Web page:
Today’s #HistoryClass will look at a case, which proves that according to the laws of Nigeria, you can change your ethnic group. Today, we reference the work of P.O. Itua, C.O. Ndifon and I.E. Sagay.

The case in question here is a Supreme Court ruling from 1985, is important in uniting this country of ours. Adeyinka Ayinde Olowu was an ethnic Yoruba by birth, fromthe Ijesha sub-group, having been born in Ilesha. However, Mr Olowu lived most of his life in Benin, and married Bini women, who all bore him children. In 1942, Mr. Olowu applied to Oba Akenzua, the Oba of Benin requesting that he be “naturalised” as a Bini man. Oba Akenzua granted his request, and as a result he was able to acquire a lot of landed property in Benin, and elsewhere in what would become Edo state.

Then in 1960, Mr. Adeyinka Ayinde Olowu died.

As happens a lot in these parts, his death without a will set his children one against the other, and as a result, two of them were granted Letters of Administration over his estate. The first child, Olabowale Olowu, wanted to distribute the estate in accordance with the traditions of the Edo. According to Bini law, the first son of a dead Bini man is entitled to inherit the last house in which the father lived in before he died, and then share the father’s estate amongst his siblings as he sees fit. However, Olabowale’s brother, Babatunde, wanted to distribute the estate in accordance to Ijesha traditions, which specify an equal share to all the kids. As a result, this second child, Babatunde, and some of his siblings went to the High Court.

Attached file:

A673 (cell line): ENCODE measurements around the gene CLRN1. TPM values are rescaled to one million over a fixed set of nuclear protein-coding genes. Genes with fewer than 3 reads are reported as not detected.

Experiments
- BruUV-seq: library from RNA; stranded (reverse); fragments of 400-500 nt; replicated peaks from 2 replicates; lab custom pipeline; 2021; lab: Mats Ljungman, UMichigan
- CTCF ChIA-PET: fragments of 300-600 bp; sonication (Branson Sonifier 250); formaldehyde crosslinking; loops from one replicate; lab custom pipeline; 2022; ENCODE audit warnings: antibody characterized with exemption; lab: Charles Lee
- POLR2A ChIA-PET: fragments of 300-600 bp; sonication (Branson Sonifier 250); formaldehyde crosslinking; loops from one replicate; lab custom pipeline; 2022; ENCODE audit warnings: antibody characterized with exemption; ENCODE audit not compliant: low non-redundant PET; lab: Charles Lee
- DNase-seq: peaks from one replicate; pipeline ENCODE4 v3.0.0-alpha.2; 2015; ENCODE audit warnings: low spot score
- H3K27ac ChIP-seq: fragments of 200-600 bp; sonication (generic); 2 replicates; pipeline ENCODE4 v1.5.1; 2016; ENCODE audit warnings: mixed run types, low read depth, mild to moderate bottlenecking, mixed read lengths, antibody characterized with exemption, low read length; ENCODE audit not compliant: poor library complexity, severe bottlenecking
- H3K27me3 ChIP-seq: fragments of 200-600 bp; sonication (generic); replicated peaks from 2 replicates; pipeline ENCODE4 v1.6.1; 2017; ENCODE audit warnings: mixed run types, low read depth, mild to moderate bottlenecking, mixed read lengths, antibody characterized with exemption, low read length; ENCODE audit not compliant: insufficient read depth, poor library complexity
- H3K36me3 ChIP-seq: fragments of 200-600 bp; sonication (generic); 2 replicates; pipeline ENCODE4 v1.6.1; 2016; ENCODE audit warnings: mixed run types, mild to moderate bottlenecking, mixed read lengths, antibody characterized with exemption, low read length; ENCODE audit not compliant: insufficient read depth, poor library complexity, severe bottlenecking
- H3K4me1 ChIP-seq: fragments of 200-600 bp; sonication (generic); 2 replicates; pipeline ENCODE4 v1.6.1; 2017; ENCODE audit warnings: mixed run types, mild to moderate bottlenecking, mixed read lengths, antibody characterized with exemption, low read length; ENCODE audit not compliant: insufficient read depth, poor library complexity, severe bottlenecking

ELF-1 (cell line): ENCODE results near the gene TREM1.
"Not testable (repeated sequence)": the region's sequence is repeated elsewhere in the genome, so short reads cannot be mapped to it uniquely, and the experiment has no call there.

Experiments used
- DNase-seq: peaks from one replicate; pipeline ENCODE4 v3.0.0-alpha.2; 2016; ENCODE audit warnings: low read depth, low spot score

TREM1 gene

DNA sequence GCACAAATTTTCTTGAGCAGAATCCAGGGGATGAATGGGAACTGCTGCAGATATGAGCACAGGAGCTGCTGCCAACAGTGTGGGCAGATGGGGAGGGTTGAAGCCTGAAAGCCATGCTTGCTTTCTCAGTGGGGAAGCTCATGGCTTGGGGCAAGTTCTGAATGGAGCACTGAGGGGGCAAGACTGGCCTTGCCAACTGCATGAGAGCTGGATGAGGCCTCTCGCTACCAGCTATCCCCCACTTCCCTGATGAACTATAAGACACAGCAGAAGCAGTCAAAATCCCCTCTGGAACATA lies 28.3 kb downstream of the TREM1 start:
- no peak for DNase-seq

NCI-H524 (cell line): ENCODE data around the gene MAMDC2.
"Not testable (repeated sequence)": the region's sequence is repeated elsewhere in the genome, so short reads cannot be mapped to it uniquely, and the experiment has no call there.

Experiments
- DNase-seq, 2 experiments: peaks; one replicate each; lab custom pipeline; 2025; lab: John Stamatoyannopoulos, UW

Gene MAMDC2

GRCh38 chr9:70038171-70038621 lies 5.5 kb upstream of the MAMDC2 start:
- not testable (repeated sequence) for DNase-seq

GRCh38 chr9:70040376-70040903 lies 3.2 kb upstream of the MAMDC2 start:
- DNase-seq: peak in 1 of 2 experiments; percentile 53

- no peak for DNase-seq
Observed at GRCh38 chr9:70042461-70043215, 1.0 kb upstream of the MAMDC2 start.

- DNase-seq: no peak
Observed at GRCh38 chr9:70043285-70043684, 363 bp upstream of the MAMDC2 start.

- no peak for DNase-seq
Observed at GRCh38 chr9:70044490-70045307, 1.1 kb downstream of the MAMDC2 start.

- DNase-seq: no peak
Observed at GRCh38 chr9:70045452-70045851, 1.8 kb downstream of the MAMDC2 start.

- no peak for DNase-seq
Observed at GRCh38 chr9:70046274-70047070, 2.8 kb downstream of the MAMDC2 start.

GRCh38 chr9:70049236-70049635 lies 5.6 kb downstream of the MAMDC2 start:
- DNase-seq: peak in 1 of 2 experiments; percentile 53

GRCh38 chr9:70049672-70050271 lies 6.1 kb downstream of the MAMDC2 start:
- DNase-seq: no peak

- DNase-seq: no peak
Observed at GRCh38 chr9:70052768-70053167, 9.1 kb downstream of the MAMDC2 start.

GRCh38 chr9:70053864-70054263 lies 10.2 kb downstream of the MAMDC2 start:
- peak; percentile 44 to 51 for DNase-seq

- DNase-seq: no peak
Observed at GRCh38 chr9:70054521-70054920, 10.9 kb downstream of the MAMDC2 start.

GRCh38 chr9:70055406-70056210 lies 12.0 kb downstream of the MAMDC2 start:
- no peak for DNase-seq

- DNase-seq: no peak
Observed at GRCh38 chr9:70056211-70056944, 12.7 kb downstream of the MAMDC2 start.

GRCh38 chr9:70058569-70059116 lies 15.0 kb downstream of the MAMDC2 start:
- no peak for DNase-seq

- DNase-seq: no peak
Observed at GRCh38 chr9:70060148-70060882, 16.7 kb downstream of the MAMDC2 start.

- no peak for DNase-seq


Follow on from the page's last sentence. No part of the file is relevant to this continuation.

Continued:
The High Court ruled in favour of Olabowale and his crew as the High Court was satisfied that their father, Adeyinka Olowu had become a Bini man.

So Babatunde and his posse appealed the case, and it eventually landed on the table of the Supreme Court. The Supreme Court in a landmark judgement in 1985 dismissed the appeal and held that though Mr. Adeyinka Ayinde Olowu was a man of Yoruba extraction, he was a ‘naturalised’ Bini. Justice Coker ruled that by virtue of this change, Bini traditions applied to Mr. Olowu and that the distribution of his estate would be governed by Bini traditions. Justice Coker also ruled that the late Adeyinka Ayinde Olowu and his descendants were entitled to the rights and privileges of Bini indigenes.

In the same case, Justice Obaseki viewed the assimilation issue from a historical and sociological point of view stating that “the history of population movement in Nigeria demonstrates that people moved from place to place before the advent of the Europeans. They settled and become assimilated into their new communities”.

A summary of the case is that even in Nigeria, we operate, as I have pointed out before, on a principle of jus sanguinis, not jus soli. This is not surprising because in the same period that Adeyinka Olowu became a Bini man, Lagos had Ejike Mbonu, an Igbo man as its mayor, Enugu had Umaru Altine, a Fulani man, as its mayor. We went wrong in 1956, but why we keep insisting on this indigene v settler bullshit, which some people only use to serve their selfish ends is mind boggling. There’s more to be said, but I’m hurrying off, so at this point, #HistoryClass is over.

Cheta Nwanze is journalist and information technology professional. He is a political activist and social affairs commentator. He tweets from @Chxta.

The opinions expressed in this article are solely those of the author.

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